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Mandela – If He Was Nigerian

WHILE the furore on the health of 91-year-old icon of the anti-apartheid struggle Nelson Rolihlahla Mandela was on last week, our focus was on his well being, as well as lessons from how South Africa managed a matter of high concern to a global audience.

At his age, rumours of his death have become routine. Last week’s concerns centred on government’s concealment of the illness for as long as it thought was necessary. Criticisms about the media gag could have forced government to finally issue a statement.

Its detailed statement respected the patient’s privacy, but allayed the public fears about the state of the former South African President, whose humanity stands him above others. Worries about his health were global, with millions of internet users searching the web for the latest information on Mandela.

Some points are important here in the light of the secrecy of our governments and the deplorable state of our health services.

How much should Nigerians know about officials who are supposed to serve them? Why was the health of former President Umaru Musa Yar’Adua surrounded with secrecy? How did management of the deceased President’s health benefit Nigerians? What have we learnt from that experience?

More importantly, Mandela was treated in South Africa. He was not flown to any foreign hospital. He had series of tests in South Africa, under the guidance of “The Defence Force which is responsible for all medical requirements and care of current and retired presidents,” according to a government statement. In which hospital would we have treated an ailing Mandela, if he was Nigerian? Do our leaders see the results of their parochial policies?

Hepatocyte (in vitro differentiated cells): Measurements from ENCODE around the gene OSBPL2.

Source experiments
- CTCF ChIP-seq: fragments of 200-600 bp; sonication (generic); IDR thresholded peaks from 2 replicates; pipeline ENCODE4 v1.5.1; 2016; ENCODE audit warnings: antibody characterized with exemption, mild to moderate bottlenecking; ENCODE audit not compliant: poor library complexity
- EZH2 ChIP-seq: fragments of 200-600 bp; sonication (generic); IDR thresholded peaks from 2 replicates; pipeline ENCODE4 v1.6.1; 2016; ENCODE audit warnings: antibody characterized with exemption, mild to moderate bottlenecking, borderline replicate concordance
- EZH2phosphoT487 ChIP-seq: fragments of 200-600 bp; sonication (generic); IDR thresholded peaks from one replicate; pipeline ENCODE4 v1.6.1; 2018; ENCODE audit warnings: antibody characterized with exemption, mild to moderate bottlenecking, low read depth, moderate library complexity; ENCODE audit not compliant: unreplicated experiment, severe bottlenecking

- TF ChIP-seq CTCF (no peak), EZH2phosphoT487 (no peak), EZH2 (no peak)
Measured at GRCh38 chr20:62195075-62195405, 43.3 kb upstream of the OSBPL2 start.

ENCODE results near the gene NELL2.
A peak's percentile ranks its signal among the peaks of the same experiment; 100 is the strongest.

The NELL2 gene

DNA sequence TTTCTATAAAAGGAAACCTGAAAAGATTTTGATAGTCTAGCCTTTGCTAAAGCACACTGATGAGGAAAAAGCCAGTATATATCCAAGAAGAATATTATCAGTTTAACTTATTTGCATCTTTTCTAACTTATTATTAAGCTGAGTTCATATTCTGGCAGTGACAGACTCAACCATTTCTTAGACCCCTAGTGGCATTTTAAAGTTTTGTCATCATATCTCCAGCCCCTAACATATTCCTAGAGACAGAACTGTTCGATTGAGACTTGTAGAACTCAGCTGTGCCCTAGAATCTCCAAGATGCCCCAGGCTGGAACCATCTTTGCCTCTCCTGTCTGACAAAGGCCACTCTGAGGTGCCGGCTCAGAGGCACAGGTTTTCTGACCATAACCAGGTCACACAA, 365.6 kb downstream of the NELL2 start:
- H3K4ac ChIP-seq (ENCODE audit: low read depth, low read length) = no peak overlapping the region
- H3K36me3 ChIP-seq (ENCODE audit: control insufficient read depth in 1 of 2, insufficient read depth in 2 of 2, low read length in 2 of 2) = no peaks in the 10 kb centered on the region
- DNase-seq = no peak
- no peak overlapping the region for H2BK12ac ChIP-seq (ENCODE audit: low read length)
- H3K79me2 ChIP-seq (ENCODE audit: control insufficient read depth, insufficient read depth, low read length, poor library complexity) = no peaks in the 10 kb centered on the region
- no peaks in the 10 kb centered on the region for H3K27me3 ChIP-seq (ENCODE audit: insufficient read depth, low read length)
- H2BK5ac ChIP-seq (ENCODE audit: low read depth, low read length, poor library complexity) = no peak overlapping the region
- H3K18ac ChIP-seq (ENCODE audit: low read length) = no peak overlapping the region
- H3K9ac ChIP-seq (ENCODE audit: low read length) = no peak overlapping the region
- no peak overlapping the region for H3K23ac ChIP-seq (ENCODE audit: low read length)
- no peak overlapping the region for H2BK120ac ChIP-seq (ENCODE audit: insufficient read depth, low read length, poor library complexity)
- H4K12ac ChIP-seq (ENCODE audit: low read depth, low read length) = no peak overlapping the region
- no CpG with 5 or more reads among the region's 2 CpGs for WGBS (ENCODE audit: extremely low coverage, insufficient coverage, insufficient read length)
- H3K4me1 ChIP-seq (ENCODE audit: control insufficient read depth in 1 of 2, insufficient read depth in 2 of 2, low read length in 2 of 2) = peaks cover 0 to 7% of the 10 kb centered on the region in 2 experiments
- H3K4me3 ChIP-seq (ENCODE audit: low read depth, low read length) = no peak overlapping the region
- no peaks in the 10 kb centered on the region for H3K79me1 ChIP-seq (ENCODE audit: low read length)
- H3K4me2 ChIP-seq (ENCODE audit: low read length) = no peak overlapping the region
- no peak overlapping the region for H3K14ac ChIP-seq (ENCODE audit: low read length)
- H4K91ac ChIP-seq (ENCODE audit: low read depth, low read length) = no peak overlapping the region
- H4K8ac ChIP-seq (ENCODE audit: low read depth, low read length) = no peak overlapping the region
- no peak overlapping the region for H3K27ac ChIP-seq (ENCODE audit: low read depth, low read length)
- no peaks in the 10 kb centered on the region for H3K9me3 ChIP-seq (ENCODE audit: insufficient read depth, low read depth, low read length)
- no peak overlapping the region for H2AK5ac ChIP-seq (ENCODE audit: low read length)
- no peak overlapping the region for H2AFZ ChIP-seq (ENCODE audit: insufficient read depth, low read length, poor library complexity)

“Given the medical history of our former president, his health over the last few years and his age, these tests are necessary in order to provide optimal health care. Medically there is no need to panic.

Dr Mandela suffers from ailment common to people of his age and conditions that have developed over years. We may recall that he has suffered from tuberculosis whilst on Robben Island and has had previous respiratory infections. I can assure all South Africans and the world that Madiba is in the good hands,” the government said.

Mandela has not made any public appearances since a brief spin in Soccer City Stadium before the final of the World Cup last July. Even that appearance was possible because a golf cart bore him.

Mandela was jailed for 27 years for plotting an armed struggle against South Africa’s whites-   only government. His release facilitated processes that ended apartheid and the first all race elections which the African National Congress won  and Mandela became President, an office from which he voluntarily stepped down in 1999.

Nigerian leaders should ponder about our country. They are not building a country that will adore them the way the world adores Mandela, nor one with facilities that can treat its leaders even if they suffer something as minor as a bout of malaria.


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